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Earth 2050: memory chips for kids, telepathy for adults

An astonishing set of predictions for the next 30 years includes a major challenge to the privacy of our thoughts.

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By 2050, most kids may be fitted with the latest memory boosting implants, and adults will have replaced mobile devices with direct connectivity through brain implants, powered by thought.

These are some of the more dramatic forecasts in Earth 2050, an award-winning, interactive multimedia project that accumulates predictions about social and technological developments for the upcoming 30 years. The aim is to identify global challenges for humanity and possible ways of solving these challenges. The website was launched in 2017 to mark Kaspersky Lab’s 20th birthday. It comprises a rich variety of predictions and future scenarios, covering a wide range of topics.

Recently a number of new contributions have been added to the site. Among them Lord Martin Rees, the UK’s Astronomer Royal, Professor at Cambridge University and former President of the Royal Society; investor and entrepreneur Steven Hoffman, Peter Tatchell, human rights campaigner, along withDmitry Galov, security researcher and Alexey Malanov, malware analyst at Kaspersky Lab.

The new visions for 2050 consider, among other things:

  • The replacement of mobile devices with direct connectivity through brain implants, powered by thought – able to upload skills and knowledge in return – and the impact of this on individual consciousness and privacy of thought.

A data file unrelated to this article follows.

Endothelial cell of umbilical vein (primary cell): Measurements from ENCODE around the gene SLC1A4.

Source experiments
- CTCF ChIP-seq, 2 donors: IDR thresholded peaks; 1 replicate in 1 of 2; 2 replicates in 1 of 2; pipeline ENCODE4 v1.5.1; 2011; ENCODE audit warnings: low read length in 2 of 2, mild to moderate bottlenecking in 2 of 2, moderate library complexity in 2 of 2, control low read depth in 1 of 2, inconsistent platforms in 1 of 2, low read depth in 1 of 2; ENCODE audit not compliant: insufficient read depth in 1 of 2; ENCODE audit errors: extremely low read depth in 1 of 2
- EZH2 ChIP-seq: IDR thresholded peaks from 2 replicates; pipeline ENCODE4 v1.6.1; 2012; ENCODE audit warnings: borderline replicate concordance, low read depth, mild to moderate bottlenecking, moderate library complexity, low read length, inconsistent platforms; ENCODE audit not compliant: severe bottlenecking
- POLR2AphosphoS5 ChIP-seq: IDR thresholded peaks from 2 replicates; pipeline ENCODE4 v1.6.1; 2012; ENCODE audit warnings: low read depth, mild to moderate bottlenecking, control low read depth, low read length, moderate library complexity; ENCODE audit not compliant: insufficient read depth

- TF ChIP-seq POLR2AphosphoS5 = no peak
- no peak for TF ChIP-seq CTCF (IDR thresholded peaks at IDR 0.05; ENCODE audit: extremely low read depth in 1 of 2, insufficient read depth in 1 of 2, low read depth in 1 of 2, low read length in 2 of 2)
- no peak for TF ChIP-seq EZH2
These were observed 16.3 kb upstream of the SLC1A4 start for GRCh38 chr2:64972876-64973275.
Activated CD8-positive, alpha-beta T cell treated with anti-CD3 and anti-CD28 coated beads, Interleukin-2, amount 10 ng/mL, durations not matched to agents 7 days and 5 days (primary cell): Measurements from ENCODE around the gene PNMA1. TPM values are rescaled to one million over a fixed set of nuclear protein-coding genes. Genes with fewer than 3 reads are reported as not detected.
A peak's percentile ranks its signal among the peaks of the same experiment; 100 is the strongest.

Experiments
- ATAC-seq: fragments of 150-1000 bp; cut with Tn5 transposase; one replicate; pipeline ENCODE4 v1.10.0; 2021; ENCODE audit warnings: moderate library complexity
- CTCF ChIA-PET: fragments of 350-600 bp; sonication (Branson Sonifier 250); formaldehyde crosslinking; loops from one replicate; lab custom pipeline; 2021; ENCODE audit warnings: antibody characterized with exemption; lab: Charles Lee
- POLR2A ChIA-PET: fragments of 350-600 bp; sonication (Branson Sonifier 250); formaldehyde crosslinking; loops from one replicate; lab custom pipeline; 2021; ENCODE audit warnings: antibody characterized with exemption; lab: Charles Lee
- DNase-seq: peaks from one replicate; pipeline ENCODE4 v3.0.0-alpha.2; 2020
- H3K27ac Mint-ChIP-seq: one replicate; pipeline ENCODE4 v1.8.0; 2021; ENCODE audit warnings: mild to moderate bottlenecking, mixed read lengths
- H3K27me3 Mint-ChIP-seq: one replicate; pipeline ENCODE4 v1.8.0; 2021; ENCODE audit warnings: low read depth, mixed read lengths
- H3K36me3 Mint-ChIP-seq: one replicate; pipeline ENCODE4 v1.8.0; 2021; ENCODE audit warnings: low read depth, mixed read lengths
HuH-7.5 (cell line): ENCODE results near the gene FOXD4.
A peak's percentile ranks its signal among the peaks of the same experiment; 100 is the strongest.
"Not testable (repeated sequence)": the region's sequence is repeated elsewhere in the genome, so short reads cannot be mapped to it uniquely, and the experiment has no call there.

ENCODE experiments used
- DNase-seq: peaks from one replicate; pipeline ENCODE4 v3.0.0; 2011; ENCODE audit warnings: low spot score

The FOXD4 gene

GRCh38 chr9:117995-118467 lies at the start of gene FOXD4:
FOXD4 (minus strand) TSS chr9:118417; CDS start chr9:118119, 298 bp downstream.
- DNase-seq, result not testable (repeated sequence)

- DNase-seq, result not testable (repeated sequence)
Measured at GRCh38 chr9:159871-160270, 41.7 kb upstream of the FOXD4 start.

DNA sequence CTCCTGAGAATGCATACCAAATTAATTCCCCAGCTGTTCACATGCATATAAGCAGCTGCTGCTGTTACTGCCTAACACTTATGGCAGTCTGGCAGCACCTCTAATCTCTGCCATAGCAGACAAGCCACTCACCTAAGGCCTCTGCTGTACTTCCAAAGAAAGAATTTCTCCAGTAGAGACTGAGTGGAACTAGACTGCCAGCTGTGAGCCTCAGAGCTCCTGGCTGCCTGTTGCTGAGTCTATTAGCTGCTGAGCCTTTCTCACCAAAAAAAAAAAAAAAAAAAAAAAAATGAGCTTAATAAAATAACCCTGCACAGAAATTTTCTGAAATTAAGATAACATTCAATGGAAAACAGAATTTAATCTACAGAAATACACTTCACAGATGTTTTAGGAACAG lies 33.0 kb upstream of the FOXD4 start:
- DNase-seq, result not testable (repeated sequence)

• The ability to transform all life at the genetic level through gene editing.
  • The potential impact of mistakes made by advanced machine-learning systems/AI.
  • The demise of current political systems and the rise of ‘citizen governments’, where ordinary people are co-opted to approve legislation.
  • The end of the techno-industrial age as the world runs out of fossil fuels, leading to economic and environmental devastation.
  • The end of industrial-scale meat production, as most people become vegan and meat is cultured from biopsies taken from living, outdoor reared livestock.

The hypothetical prediction for 2050 from Dmitry Galov, security researcher at Kaspersky Lab is as follows: “By 2050, our knowledge of how the brain works, and our ability to enhance or repair it is so advanced that being able to remember everything and learn new things at an outrageous speed has become commonplace. Most kids are fitted with the latest memory boosting implants to support their learning and this makes education easier than it has ever been.